DRIVEN BY despair and humiliation at home, the women come to the State Women’s Commission office. But do they get justice?
The answer could well be a no, if one took into account what victims had to say about the commission and its apathetic members.
One of such hapless women is Revati (name changed), a victim of domestic violence. She kept on waiting outside the office for several hours. She was called at 11 am, but there was no one to attend to her till 2 pm, even though she came all the way from Malihabad.
The member supposed to look into her case was absent.
Like Revati, many women have to return empty handed, as the commission fails to provide them with succour. Most of the time, members arrive late, or are absent.
Revati says, “If my case is not attended heard today, I will have to come back tomorrow. Many a time, we find that the member concerned is not available.
Despite our requests, the officials do not give us information about when the members will be back.”
The experience of Rashmi, whose case has been pending with the commission since 2004, is similar. She says, “Most of the time, the members concerned are not here and we have to return home.”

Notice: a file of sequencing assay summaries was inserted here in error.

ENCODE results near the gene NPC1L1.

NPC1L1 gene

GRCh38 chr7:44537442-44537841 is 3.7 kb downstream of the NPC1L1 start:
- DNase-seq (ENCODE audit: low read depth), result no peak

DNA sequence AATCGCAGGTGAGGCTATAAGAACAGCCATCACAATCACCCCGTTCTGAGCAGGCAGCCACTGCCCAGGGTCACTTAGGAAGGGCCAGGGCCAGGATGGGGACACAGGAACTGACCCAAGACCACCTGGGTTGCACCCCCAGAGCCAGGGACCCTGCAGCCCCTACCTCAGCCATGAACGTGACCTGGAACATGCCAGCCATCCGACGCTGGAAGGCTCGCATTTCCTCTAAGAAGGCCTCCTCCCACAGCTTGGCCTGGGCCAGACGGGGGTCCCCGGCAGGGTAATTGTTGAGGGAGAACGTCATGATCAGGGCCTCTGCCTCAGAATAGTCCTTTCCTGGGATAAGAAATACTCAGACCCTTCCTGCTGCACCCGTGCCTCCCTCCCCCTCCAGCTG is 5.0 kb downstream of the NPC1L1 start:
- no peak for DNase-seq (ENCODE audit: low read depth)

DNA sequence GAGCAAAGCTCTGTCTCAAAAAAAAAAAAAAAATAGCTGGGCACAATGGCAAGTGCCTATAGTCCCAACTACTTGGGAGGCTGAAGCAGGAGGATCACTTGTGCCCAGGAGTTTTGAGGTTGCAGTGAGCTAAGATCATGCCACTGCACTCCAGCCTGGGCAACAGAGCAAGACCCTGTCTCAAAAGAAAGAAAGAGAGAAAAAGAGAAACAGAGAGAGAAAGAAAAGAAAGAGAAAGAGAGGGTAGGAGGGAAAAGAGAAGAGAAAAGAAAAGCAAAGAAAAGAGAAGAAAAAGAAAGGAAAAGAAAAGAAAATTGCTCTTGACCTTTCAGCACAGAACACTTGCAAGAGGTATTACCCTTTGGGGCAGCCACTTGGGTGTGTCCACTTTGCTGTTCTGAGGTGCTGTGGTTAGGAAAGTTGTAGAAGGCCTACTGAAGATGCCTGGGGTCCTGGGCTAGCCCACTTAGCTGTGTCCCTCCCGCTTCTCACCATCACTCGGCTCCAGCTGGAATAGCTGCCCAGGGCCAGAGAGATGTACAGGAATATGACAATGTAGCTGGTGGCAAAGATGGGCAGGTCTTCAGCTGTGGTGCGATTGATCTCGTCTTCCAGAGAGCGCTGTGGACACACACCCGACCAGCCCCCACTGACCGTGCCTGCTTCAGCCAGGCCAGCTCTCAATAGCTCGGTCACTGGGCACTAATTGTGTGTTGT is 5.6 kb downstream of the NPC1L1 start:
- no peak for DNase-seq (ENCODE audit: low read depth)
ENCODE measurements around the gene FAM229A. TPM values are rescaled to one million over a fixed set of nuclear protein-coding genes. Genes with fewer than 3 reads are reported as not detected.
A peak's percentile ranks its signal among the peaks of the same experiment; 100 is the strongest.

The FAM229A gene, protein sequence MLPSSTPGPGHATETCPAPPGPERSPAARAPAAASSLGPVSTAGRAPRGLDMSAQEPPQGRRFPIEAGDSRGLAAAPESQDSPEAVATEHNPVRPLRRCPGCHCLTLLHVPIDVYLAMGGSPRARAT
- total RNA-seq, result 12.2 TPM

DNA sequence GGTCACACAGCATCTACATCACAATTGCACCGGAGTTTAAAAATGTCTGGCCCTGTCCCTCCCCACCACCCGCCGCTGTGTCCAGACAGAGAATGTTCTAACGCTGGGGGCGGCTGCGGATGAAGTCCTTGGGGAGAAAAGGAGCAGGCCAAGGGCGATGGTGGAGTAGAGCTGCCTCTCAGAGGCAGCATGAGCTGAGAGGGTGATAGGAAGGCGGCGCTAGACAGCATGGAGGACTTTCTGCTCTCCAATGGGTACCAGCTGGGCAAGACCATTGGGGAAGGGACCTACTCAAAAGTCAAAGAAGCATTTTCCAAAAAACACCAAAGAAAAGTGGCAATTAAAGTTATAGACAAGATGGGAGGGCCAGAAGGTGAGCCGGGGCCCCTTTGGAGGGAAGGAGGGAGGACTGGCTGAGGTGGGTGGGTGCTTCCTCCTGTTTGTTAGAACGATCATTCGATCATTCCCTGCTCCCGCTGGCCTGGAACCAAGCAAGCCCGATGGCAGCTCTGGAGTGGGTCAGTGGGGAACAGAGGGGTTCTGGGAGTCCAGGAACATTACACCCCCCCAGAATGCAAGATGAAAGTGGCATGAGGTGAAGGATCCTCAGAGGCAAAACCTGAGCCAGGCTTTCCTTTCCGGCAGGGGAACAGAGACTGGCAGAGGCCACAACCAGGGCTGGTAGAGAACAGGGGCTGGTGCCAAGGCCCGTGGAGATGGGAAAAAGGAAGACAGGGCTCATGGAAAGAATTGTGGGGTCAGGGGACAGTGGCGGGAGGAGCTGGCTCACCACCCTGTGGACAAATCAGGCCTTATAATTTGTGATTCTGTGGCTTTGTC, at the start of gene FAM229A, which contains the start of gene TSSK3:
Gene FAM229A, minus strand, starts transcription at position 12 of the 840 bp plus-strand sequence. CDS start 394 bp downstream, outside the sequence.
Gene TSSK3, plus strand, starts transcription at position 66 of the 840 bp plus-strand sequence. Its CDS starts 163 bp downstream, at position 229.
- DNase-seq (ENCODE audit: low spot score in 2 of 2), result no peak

The tale of Geeta Tripathi is no different.
A mother of two daughters, she says, “I have been pursuing my case for almost a year and half. At home, I have been left to the mercy of god and at the SWC office to none. My husband has left me and married another woman. I am now staying with my brother. Every time that I come here, the commission issues summons to my husband. But he, it seems, cares two hoots for those summons.
The situation is all the more difficult for the victims of domestic violence, who are still staying with their in-laws and husband.
Laxmi says, “Being tortured by my husband and in-laws, I lodged a complaint with the SWC. The lodging of complaint has earned more torture for me from my in-laws because of the delay on the part of the commission.“
Commission chairperson Ranjana Bajpai says, “Since all the seven panel members are honorary, we can’t force them to come to office. However, the victims never suffer because of their absence. We have two employees who look into the cases if the members are not available.” However, a member says, “Of the seven members, only one or two attend office regularly. We must have strict rules for all.”